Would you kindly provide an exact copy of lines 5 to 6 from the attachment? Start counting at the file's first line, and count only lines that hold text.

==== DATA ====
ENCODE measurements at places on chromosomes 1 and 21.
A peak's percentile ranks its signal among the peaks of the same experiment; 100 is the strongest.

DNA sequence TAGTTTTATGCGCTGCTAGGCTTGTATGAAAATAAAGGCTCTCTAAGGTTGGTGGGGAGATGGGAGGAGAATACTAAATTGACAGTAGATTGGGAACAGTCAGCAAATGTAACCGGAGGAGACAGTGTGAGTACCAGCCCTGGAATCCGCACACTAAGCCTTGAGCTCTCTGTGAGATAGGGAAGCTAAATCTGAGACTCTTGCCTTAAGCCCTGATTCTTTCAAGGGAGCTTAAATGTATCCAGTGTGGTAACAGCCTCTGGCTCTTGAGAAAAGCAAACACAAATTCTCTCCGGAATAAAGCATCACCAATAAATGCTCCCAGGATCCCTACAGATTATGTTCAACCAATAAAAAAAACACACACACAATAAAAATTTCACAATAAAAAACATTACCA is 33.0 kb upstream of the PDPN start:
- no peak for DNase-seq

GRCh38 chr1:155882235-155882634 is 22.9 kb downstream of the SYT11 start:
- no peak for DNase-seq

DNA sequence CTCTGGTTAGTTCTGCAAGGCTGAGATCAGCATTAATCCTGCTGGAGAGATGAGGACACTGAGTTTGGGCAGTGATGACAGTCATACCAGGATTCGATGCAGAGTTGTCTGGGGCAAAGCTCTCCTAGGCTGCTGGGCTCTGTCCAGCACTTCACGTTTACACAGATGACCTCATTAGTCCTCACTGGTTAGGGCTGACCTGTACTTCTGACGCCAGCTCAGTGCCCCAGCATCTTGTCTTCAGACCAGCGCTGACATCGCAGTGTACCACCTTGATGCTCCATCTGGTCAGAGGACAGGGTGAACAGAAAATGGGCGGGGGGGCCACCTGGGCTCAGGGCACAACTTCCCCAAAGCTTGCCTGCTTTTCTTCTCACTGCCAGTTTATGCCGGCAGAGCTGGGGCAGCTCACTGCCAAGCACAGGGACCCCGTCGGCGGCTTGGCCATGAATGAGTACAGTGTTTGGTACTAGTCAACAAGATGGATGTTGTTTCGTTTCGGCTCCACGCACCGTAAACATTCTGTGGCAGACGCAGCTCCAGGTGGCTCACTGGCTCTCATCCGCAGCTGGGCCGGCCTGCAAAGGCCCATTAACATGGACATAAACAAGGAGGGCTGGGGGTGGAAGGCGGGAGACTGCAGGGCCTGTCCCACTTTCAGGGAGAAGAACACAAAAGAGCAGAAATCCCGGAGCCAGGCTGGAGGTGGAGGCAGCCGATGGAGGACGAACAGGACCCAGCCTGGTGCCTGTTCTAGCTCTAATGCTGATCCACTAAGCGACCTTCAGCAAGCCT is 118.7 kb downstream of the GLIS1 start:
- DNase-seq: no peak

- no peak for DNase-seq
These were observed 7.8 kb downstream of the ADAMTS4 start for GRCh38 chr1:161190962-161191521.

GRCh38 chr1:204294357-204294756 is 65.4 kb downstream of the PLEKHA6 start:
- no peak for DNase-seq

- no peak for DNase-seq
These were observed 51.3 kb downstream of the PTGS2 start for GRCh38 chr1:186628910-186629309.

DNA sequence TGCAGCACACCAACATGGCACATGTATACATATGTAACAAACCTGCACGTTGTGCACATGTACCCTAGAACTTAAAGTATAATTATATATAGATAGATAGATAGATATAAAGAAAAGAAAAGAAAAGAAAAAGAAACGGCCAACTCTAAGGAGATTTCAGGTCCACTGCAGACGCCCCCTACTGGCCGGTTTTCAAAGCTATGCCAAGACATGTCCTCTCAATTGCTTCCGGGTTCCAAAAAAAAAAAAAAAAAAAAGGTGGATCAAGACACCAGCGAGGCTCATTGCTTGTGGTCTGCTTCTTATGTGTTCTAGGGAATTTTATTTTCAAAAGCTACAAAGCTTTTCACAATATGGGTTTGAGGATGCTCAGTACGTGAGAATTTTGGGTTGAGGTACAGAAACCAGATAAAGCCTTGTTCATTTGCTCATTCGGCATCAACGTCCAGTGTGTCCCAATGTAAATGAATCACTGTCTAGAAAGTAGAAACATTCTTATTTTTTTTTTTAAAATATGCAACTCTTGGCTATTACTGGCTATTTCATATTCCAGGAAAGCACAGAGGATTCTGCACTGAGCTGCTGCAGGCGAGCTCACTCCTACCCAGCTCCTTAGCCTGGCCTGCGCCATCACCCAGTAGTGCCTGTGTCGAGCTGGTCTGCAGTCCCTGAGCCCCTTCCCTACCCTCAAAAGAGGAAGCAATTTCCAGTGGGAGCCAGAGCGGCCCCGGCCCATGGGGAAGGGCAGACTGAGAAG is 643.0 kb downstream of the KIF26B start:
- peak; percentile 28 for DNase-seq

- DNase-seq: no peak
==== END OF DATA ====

GRCh38 chr1:155882235-155882634 is 22.9 kb downstream of the SYT11 start:
- no peak for DNase-seq